IIRNLS Briefs:/I Wattles Retires
June 15, 2001 | 4:30 P.M. EST
That’s how the 39-year-old describes his sudden retirement from the Indy Racing Northern Light Series.
"I came into this year with all the right stuff," said Wattles, who competed in three races this season under the Hemelgarn Racing banner. "I had great equipment, an awesome team and the opportunity to compete for the reigning IRL champions, Hemelgarn Racing, but unfortunately the luck of racing was absent."
Wattles, of Sewall’s Point, Fla., competed in the first three IRNLS events of the year. His best finish was a 12th at Atlanta. He crashed out of contention at Phoenix and Homestead, and failed to qualify for the Indianapolis 500 after crashing twice in practice and qualifications.
"I've thought long and hard about retiring," Wattles said. "After having been beat up emotionally, physically and financially for long enough, it's time. I've got a wonderful wife, two adorable children and endless opportunities. I have nothing to prove. I love the speed, the balance and the skill that it takes to handle an Indy car. It's in my blood and always will be.
"But given the luck I have had in IRL competition, I think someone is trying to tell me that it's time to move on. The fun has definitely gone."
Wattles won’t be out of the picture entirely, however. He plans to remain in the IRNLS as an owner with Ron Hemelgarn at Hemelgarn-Metro Racing.
The team, which has carried No. 92, will return to action in July with a driver to be named later.
Wattles started 17 IRNLS races in his career, with a best finish of eight at Texas in 1998 and in Las Vegas in 1997.
“The Indy Racing League is an exciting concept, one that allowed me the opportunity to compete in the Indy-car ranks,” Wattles said. “I want to extend my appreciation to Tony George and the entire Hulman-George family for developing such a series."
Cahill Withdraws: When Robby McGehee and Greg Ray got together at the Casino Magic 500 at Texas Motor Speedway on Saturday night, it forced McGehee to the sidelines and his team to find a suitable replacement.
Apparently the latter did not happen. Indy Racing Northern Light Series team Cahill Racing has withdrawn its entry for the Radisson Indy 200 at Pikes Peak International Raceway, leaving 21 cars entered.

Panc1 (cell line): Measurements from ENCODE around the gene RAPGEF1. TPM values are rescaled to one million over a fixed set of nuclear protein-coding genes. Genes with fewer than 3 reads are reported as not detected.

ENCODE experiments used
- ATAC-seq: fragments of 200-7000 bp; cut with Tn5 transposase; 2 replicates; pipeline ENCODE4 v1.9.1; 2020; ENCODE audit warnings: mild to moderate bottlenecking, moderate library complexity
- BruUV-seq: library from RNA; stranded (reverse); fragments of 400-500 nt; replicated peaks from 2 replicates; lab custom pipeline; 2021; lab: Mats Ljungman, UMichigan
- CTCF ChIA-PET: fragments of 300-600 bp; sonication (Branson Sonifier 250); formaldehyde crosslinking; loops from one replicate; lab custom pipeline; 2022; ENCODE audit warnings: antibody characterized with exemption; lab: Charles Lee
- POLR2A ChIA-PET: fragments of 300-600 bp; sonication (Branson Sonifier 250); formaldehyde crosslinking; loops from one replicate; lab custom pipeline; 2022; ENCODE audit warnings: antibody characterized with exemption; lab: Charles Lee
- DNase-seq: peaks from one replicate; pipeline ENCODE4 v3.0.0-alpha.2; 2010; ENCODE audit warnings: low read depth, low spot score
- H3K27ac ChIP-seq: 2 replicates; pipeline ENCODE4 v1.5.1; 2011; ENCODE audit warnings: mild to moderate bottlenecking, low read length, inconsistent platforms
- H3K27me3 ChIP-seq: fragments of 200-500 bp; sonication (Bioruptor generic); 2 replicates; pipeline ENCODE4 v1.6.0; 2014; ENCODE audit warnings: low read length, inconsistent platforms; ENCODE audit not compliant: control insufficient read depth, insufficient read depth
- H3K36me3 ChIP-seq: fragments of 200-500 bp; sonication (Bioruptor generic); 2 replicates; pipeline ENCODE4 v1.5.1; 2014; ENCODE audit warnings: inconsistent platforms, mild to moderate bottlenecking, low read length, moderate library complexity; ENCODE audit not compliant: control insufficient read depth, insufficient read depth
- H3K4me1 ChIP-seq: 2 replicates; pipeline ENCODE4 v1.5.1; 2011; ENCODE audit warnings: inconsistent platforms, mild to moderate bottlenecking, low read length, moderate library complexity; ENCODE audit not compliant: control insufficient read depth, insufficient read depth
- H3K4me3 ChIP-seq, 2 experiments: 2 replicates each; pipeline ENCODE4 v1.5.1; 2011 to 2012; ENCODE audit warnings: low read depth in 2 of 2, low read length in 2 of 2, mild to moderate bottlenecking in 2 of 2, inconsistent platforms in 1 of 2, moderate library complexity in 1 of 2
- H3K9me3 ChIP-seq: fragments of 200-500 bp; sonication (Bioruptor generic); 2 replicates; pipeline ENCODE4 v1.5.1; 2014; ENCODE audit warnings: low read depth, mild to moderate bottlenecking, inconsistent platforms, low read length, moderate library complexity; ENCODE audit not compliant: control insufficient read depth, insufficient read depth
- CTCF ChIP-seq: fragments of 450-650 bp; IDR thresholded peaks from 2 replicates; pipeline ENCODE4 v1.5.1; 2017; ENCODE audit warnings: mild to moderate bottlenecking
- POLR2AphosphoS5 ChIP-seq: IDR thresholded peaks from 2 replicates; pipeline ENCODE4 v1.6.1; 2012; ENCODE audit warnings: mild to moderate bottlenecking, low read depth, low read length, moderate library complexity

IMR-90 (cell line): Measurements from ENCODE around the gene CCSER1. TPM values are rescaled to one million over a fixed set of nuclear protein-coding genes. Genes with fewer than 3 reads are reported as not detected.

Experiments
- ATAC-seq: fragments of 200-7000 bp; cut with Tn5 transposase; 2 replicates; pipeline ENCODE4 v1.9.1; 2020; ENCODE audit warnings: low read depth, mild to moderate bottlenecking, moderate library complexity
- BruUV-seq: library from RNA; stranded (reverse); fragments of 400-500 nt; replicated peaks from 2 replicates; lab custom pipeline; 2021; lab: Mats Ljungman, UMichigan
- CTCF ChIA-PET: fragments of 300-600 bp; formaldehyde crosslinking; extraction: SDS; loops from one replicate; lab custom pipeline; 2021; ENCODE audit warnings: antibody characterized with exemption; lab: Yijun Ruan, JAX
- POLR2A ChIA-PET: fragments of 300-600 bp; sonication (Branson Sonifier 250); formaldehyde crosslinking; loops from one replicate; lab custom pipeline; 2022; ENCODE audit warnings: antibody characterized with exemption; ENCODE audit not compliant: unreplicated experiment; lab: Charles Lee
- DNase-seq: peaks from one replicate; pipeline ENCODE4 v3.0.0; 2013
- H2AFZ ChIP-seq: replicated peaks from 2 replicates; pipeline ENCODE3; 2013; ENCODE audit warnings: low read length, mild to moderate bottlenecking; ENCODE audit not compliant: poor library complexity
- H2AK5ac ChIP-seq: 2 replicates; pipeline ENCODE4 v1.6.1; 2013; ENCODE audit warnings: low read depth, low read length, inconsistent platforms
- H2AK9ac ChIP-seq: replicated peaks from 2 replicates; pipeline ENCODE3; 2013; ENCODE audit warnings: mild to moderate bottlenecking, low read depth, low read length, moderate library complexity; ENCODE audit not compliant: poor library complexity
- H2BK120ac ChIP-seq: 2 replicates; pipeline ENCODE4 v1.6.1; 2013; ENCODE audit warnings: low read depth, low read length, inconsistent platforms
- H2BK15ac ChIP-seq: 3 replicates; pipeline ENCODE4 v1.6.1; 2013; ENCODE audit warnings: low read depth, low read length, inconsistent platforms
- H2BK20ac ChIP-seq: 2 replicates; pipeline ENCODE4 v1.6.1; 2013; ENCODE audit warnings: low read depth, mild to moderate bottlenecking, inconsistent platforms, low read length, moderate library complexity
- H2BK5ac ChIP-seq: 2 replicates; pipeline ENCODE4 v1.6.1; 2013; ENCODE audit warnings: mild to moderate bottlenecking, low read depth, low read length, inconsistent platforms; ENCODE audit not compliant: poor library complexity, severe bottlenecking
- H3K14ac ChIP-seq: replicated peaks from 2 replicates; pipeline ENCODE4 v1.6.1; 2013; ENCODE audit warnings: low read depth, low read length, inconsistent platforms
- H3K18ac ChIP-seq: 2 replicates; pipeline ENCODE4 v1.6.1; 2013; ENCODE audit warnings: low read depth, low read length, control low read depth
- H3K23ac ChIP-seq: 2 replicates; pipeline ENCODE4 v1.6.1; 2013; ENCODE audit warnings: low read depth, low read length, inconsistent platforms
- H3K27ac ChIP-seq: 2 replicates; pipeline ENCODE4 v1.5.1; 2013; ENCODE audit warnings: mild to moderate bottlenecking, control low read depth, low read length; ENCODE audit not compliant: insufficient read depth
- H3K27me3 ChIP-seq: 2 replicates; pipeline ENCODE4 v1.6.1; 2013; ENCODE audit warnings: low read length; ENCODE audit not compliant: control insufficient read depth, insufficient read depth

McGehee broke his lower left leg and suffered a concussion in the accident, which started when race leader Ray tried to pass him on the low side on the backstretch. McGehee and Ray made contact, sending both cars out of control and into the path of Eddie Cheever Jr.
McGehee was taken to nearby Parkland Hospital, where he underwent surgery to repair his leg.
Hearn in for Hamilton: He may not like the circumstances, but Richie Hearn has a ride for this weekend’s IRNLS race at Pikes Peak.
“This is certainly not the way you want to get a ride, but I am appreciative of the opportunity,” Hearn said. “I’ve worked with crew chief Mark Killgo before, and have known both Larry Nash and engineer Tim Neff as well, so it’s a good group of guys.
“It’s going to be a busy two days. We could all use some solid results, so I’m looking forward to it.”
Hearn, who has one IRNLS win to his credit from 1996, will replace the injured Davey Hamilton in Sam Schmidt Motorsports’ No. 99.
Team owner Sam Schmidt has his thoughts with Hamilton, who was injured Saturday night at Texas, but said he had to carry on.
“This is the hard part about being a team owner,” Schmidt said. “My concern and focus has been and will continue to be on Davey’s recovery. However, we also need to continue to honor the commitments we have made to our sponsors and to the (Sam Schmidt Paralysis) Foundation.
“I have asked Richie to drive the car because he has done a ton of testing on ovals and with the two-day schedule we needed as much experience as possible. Besides that, Richie is very motivated to do well. He genuinely wants a career in the Indy Racing League and needs the chance to prove himself.”
Primus Racing Buys F2000: The U.S. F2000 National Championship Series has been sold to Primus Racing Ltd., it was announced Friday.
Primus Racing, owned and operated by Tampa Bay businessman Jon Baytos, purchased Formula Motorsports from the original owners, Mike Foschi and Dan Andersen. Formed in 1991, Formula Motorsports created the U.S. F2000 National Championship and has operated it for the past 10 years. During this period the series has established itself as the preeminent open-wheel training series in North America.
"It has been an enjoyable 10 years," Andersen said. "I will miss the entire U.S. F2000 family of staff, teams and drivers. I look forward to watching the continued growth of the series under Jon's leadership."
The U.S. F2000 Hall of Fame includes Greg Ray, Memo Gidley, Greg Moore, Steve Knapp and Sam Schmidt.
"I am excited about running this fantastic series," Baytos said. "Dan (Andersen) and Mike (Foschi) created a series that gave young drivers a place to develop into the future stars of motorsports. I'm looking forward to enhancing this proven formula, and continuing to watch the stars of tomorrow race in the U.S. F2000 National Championship."
The 2001 U.S. F2000 National Championship runs Rounds 9 and 10 on July 8 at Road America on the 4-mile road course.